The Myth of the “Ownership Society”

"No," said former Fox News journalist Tony Snow, newly appointed as one of George W. Bush’s closest aides, his Press Secretary, when asked recently about his retirement savings. “As a matter of fact, I was even too dopey to get in on a 401(k). So there is actually no Fox pension. The only media pension I have is through AFTRA.”

A 401(k) is a heavily tax-favored account in which workers can save money for their retirement. Typically, employers – including Fox News – match workers’ 401(k) contributions, so setting up a 401(k) is an irresistible financial deal, a true no-brainer. Yet Tony Snow didn’t. Only the union he was forced to join, the American Federation of Television and Radio Artists, has been doing any formal saving and earmarking of his retirement assets.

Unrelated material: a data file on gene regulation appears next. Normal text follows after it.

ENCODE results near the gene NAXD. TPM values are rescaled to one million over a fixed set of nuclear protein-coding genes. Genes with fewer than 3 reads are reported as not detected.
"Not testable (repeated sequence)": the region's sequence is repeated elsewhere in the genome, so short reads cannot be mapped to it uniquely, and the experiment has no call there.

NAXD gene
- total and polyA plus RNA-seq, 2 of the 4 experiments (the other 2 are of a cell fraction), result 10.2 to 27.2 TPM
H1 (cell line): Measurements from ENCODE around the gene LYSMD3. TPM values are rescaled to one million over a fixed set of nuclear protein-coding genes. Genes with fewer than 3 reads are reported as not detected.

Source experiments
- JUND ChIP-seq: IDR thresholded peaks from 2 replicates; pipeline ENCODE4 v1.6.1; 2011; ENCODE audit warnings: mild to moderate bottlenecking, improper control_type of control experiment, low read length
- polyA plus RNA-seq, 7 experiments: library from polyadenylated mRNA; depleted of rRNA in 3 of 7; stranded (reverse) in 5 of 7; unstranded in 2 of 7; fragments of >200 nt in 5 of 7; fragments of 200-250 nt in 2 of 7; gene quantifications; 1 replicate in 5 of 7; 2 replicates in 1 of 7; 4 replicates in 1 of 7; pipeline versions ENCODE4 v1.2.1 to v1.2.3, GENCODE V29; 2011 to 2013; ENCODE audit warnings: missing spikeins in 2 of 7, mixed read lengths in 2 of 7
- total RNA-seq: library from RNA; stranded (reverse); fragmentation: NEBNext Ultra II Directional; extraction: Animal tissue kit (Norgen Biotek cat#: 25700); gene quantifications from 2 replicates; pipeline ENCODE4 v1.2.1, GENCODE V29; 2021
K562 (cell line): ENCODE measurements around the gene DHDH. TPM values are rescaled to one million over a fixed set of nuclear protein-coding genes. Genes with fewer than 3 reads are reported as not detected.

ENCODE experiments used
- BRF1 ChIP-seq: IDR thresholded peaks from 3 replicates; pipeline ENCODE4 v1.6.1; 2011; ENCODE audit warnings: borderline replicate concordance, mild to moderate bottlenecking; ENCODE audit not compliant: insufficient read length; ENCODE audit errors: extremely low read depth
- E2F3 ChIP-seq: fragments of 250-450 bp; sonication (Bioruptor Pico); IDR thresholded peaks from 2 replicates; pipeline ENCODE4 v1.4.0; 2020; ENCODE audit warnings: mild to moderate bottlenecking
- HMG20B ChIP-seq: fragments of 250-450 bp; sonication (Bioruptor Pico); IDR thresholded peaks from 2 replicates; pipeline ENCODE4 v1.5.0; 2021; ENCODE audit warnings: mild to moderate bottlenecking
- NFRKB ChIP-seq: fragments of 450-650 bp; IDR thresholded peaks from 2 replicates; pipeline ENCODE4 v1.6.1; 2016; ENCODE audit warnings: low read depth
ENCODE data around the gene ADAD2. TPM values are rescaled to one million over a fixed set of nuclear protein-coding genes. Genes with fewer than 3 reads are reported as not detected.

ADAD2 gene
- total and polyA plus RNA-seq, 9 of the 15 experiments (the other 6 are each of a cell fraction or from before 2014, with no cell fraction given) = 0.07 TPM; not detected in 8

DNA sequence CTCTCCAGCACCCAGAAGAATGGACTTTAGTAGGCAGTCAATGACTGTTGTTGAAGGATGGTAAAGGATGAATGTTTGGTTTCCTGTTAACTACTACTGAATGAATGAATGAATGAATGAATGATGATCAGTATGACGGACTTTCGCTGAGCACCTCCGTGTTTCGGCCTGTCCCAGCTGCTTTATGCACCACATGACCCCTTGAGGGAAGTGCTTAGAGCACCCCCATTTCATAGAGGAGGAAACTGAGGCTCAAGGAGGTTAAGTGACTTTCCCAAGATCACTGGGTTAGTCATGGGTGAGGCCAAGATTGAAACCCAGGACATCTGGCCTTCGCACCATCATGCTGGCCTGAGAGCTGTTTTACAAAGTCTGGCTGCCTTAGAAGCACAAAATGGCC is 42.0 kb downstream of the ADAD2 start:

Snow’s case, I think, holds very important lessons, and not just for the United States. To the extent that the Bush administration has a coherent philosophy for domestic policy, it is the idea of the “ownership society” – the belief that intermediary institutions, whether governments, unions, or the benefits departments of companies, should get out of the business of providing social insurance. Instead, individuals should rely on their own assets to provide them with financial security in retirement or in case of serious illness. Give people the incentives to plan for their future, ownership-society advocates argue, and they will.

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